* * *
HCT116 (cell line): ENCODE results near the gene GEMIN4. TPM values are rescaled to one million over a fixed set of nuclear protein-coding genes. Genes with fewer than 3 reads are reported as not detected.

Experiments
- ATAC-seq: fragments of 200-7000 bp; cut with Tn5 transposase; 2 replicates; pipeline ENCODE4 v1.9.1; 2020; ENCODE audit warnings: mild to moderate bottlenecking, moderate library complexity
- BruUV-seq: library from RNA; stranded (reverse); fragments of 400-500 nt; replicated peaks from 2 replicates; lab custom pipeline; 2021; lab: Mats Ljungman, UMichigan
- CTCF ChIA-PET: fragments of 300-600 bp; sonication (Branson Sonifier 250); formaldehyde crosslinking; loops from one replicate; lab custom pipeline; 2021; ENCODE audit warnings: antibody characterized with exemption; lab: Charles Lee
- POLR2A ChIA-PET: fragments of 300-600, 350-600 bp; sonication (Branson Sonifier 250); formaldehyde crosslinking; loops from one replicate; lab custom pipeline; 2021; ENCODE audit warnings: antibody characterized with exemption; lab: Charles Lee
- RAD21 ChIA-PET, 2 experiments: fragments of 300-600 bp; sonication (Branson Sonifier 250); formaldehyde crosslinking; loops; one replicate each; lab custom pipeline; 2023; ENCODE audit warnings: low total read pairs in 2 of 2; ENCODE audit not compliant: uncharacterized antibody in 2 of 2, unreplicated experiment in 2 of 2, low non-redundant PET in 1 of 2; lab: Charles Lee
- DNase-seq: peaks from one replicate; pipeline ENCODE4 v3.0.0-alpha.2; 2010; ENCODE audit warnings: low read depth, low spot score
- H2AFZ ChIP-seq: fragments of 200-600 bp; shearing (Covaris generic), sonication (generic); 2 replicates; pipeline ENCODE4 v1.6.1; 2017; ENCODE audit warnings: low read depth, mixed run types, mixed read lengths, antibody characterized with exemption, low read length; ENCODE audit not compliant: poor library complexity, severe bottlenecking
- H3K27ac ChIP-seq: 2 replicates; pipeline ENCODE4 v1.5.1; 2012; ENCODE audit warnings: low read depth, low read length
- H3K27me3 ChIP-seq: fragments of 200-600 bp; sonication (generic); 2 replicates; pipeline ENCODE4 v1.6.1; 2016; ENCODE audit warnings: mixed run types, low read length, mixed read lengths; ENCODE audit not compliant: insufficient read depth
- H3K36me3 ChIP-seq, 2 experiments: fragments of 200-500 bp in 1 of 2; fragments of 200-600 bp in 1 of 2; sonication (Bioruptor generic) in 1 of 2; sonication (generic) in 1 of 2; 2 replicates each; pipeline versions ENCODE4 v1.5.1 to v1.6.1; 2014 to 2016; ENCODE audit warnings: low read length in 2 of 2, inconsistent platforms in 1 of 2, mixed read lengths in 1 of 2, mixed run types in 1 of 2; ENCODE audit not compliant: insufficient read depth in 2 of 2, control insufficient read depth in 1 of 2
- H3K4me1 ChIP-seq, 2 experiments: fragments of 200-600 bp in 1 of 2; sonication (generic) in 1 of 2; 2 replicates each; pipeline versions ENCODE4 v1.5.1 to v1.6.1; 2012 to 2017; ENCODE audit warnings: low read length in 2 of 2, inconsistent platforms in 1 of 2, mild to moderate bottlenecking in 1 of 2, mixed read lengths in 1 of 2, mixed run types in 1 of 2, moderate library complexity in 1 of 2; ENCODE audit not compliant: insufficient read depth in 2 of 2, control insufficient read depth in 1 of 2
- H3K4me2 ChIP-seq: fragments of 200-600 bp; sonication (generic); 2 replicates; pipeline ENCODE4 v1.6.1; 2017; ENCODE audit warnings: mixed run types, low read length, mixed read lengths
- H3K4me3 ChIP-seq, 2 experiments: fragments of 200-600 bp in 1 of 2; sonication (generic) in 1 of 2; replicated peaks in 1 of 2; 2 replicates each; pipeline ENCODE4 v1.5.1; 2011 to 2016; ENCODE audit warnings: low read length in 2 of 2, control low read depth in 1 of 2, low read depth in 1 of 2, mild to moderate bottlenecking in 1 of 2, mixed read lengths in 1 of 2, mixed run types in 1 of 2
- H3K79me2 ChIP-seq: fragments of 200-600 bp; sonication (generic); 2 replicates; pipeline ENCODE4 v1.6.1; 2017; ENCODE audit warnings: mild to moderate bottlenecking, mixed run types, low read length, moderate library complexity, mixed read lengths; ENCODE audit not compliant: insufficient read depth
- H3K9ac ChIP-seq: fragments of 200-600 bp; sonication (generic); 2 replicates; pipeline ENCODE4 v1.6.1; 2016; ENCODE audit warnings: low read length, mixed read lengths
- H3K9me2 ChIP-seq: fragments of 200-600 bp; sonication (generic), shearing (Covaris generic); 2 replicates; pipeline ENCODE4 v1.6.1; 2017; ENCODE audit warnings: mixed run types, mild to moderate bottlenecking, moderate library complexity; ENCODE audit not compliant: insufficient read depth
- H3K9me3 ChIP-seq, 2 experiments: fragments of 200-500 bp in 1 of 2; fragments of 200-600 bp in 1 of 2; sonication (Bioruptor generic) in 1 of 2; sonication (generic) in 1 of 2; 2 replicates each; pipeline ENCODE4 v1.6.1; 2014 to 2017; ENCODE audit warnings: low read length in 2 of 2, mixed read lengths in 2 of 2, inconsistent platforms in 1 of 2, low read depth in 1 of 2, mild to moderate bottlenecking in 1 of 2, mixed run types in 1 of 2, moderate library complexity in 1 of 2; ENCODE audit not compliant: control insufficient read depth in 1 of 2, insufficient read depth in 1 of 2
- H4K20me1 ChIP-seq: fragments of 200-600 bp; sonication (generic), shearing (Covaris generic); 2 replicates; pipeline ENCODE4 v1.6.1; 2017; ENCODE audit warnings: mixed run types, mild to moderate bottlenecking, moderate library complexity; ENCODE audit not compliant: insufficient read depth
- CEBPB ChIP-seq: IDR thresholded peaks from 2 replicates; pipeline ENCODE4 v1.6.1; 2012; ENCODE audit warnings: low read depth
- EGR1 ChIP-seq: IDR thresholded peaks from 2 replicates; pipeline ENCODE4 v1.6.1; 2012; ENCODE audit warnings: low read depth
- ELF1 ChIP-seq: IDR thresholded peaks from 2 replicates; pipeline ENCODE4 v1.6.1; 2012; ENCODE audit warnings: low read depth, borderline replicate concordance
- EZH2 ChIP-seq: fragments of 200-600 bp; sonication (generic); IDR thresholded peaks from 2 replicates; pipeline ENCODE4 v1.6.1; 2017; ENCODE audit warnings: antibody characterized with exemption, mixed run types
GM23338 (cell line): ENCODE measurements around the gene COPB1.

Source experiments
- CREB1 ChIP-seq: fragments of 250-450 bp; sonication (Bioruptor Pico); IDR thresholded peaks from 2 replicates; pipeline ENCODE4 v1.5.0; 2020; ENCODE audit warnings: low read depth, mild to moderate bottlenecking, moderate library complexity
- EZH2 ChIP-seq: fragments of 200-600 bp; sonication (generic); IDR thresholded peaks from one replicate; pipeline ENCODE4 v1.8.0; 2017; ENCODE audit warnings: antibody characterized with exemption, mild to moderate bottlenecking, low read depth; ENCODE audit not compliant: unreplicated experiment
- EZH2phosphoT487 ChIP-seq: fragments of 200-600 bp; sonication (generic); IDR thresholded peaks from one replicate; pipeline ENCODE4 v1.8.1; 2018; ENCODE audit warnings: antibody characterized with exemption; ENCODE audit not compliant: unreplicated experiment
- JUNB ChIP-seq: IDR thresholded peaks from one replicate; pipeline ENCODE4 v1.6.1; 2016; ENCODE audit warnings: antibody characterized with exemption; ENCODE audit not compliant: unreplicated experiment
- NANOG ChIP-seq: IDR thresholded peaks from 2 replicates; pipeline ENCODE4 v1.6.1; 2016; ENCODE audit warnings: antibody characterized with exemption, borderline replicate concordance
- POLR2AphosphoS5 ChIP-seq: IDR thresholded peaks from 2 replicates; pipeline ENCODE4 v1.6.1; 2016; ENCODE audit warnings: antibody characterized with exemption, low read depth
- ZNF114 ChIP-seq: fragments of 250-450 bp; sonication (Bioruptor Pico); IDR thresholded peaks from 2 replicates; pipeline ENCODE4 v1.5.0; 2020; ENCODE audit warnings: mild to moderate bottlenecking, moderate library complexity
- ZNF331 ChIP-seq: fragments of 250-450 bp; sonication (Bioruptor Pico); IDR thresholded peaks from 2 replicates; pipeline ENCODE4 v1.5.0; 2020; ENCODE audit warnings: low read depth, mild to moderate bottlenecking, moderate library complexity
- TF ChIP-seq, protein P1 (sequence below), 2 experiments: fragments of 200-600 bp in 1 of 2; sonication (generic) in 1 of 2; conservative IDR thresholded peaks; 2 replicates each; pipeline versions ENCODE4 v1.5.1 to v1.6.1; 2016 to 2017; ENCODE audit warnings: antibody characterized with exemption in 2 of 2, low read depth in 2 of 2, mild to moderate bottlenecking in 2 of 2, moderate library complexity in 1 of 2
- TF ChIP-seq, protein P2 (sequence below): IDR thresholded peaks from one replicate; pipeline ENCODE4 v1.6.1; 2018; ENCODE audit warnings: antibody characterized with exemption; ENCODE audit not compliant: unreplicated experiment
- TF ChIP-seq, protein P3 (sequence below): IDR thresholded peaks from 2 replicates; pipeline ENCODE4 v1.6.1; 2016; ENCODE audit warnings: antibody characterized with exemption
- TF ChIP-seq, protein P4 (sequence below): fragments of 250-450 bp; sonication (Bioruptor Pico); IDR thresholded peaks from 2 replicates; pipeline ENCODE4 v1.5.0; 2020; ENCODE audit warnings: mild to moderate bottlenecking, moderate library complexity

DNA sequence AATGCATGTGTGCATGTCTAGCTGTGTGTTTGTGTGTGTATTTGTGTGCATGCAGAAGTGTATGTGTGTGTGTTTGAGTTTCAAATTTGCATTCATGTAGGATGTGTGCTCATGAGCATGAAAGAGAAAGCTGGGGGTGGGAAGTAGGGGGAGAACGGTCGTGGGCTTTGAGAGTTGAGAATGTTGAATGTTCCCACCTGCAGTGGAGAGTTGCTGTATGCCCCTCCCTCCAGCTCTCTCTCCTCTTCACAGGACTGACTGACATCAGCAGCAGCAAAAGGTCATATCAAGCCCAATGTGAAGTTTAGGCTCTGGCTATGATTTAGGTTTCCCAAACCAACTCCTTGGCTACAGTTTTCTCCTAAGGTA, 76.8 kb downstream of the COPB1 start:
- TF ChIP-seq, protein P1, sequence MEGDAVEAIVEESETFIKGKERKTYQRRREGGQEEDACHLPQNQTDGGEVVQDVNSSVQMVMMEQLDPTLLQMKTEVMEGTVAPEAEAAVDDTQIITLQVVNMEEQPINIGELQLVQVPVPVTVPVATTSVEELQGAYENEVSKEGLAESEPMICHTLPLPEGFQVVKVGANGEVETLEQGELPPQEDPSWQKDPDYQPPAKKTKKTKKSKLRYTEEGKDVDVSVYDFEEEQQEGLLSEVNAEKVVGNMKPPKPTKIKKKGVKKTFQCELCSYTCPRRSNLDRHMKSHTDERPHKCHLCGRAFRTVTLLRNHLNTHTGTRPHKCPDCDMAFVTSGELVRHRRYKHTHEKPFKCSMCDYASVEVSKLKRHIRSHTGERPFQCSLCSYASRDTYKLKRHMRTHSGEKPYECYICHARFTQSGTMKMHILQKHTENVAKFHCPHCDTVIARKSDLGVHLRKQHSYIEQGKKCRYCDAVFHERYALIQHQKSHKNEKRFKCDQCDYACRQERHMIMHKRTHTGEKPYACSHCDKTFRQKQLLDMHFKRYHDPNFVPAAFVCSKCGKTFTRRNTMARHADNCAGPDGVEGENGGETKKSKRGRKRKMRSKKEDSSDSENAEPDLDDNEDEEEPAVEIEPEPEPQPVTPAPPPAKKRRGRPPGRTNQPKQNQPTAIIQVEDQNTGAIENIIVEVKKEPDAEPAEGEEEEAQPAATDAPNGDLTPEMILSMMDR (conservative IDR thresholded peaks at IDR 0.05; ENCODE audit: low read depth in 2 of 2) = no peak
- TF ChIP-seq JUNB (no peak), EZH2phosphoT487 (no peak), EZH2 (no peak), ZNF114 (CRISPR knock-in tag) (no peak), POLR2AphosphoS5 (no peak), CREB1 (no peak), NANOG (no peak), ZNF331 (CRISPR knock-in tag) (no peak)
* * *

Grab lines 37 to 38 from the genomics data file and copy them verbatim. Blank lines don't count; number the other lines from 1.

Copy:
- TF ChIP-seq, protein P3 (sequence below): IDR thresholded peaks from 2 replicates; pipeline ENCODE4 v1.6.1; 2016; ENCODE audit warnings: antibody characterized with exemption
- TF ChIP-seq, protein P4 (sequence below): fragments of 250-450 bp; sonication (Bioruptor Pico); IDR thresholded peaks from 2 replicates; pipeline ENCODE4 v1.5.0; 2020; ENCODE audit warnings: mild to moderate bottlenecking, moderate library complexity